2.4 Power to make donations

Local government: Results of the 2003-04 audits.

A question was asked of our Office after major flooding in the lower North Island in February 2004 concerning the lawfulness of council donations to other councils whose districts or regions were affected by the floods.

It is part of how local government operates in New Zealand − and one of its admirable qualities − that resources and expertise are shared in a way that takes advantage of collective experience and promotes good practice. Likewise, donations of this kind are made in the spirit of helping out neighbours in times of need. The majority of NZ communities are likely to support such donations.

The Department of Internal Affairs newsletter of 8 April 2004 advised as follows–

Donations by Local Authorities

An issue that arose in the recent severe floods was the ability of councils to provide relief funding to other councils or organisations outside their district, city, or region. Although the 'full capacity' provisions of section 12(2) of the Local Government Act 2002 give councils extensive powers, the areas in which these powers can be used are restricted by sections 12(4) and 12(5). These sections require that a territorial authority or regional council must exercise their functions under section 12 wholly or principally for the benefit of its district or region.

This seems clearly to prevent a local authority from simply donating money or resources to another local authority.

Section 12(6), however, does allow local authorities to enter into joint undertakings, joint activities, or co-operative activities. These terms are not defined in the Act and do not appear elsewhere in the Act. The limitations of section 12(4) and 12(5) do not apply to such joint or co-operative arrangements.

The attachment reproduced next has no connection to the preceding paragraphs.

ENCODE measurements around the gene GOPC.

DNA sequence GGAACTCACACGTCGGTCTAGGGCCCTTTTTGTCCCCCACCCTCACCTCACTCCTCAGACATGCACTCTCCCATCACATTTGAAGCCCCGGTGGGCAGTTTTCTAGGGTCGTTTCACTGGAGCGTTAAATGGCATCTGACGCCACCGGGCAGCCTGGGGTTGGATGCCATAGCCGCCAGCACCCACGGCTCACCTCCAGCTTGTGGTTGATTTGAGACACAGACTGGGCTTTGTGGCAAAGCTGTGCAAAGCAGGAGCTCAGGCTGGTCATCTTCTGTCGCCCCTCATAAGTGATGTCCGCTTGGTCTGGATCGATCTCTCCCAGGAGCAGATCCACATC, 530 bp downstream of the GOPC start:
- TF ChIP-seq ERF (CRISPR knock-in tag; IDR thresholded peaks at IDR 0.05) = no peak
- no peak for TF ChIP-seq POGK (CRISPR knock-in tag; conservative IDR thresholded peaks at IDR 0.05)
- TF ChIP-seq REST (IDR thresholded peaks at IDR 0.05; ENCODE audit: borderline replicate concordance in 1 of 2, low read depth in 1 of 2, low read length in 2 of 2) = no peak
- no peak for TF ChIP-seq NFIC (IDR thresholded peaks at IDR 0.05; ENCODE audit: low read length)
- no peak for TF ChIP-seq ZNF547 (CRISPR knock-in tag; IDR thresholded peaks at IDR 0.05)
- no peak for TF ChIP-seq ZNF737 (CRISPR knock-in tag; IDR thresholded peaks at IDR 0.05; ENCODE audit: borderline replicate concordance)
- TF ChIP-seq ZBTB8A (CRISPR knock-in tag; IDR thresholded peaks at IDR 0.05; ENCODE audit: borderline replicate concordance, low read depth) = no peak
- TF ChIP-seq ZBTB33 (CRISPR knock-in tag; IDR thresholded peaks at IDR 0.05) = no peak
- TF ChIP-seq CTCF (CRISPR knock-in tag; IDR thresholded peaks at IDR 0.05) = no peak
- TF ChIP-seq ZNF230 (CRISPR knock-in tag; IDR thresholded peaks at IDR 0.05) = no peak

It is likely, therefore, that some assistance could be provided by one local authority to another local authority if it were done as a joint activity etc under section 12(6).

We saw no reason to question this view, and advised that one council making donations to another was unlikely to constitute a breach of the law, assuming that:

  • the local authorities involved benefited collectively; and
  • reciprocal support was expected in time of need.

However, under sections 12(4) and 12(5) of the 2002 Act, donations must primarily benefit a council’s particular community. This is likely to be a difficult test to meet, and appears to preclude many types of donations for purposes outside a particular district or region.

We recommend that the Department of Internal Affairs take steps to satisfy itself that the current statutory provisions give effect to Parliament’s intentions with respect to councils’ ability to grant donations.

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